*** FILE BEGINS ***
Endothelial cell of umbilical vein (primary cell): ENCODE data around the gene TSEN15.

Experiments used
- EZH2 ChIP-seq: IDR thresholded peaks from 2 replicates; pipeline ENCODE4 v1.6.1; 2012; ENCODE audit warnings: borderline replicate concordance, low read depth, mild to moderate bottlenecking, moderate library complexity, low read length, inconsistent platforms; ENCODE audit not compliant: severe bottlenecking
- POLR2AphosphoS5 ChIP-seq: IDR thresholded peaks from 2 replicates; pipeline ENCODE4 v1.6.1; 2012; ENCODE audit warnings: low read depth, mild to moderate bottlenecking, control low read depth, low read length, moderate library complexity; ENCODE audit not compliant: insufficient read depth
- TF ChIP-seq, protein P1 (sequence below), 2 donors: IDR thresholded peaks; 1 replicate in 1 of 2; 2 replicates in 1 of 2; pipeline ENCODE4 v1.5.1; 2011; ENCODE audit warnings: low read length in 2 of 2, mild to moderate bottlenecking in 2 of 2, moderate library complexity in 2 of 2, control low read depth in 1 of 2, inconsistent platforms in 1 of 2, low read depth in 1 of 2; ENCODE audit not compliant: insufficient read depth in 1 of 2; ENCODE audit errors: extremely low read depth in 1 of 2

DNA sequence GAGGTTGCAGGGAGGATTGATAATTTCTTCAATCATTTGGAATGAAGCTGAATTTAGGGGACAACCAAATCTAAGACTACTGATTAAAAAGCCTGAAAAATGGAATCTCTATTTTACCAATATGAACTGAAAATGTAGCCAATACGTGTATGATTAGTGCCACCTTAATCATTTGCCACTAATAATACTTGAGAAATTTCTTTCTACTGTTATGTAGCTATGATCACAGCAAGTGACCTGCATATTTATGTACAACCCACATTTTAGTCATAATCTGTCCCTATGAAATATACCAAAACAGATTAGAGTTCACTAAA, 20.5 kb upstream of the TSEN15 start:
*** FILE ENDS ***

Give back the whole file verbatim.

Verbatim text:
Endothelial cell of umbilical vein (primary cell): ENCODE data around the gene TSEN15.

Experiments used
- EZH2 ChIP-seq: IDR thresholded peaks from 2 replicates; pipeline ENCODE4 v1.6.1; 2012; ENCODE audit warnings: borderline replicate concordance, low read depth, mild to moderate bottlenecking, moderate library complexity, low read length, inconsistent platforms; ENCODE audit not compliant: severe bottlenecking
- POLR2AphosphoS5 ChIP-seq: IDR thresholded peaks from 2 replicates; pipeline ENCODE4 v1.6.1; 2012; ENCODE audit warnings: low read depth, mild to moderate bottlenecking, control low read depth, low read length, moderate library complexity; ENCODE audit not compliant: insufficient read depth
- TF ChIP-seq, protein P1 (sequence below), 2 donors: IDR thresholded peaks; 1 replicate in 1 of 2; 2 replicates in 1 of 2; pipeline ENCODE4 v1.5.1; 2011; ENCODE audit warnings: low read length in 2 of 2, mild to moderate bottlenecking in 2 of 2, moderate library complexity in 2 of 2, control low read depth in 1 of 2, inconsistent platforms in 1 of 2, low read depth in 1 of 2; ENCODE audit not compliant: insufficient read depth in 1 of 2; ENCODE audit errors: extremely low read depth in 1 of 2

DNA sequence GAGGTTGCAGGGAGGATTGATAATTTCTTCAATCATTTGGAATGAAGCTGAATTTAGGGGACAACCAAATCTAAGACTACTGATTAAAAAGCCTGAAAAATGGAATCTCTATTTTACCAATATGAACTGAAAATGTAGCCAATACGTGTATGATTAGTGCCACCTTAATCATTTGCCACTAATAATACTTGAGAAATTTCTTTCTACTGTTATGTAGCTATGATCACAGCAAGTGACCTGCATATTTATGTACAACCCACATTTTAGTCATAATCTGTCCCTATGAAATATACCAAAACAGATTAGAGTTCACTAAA, 20.5 kb upstream of the TSEN15 start: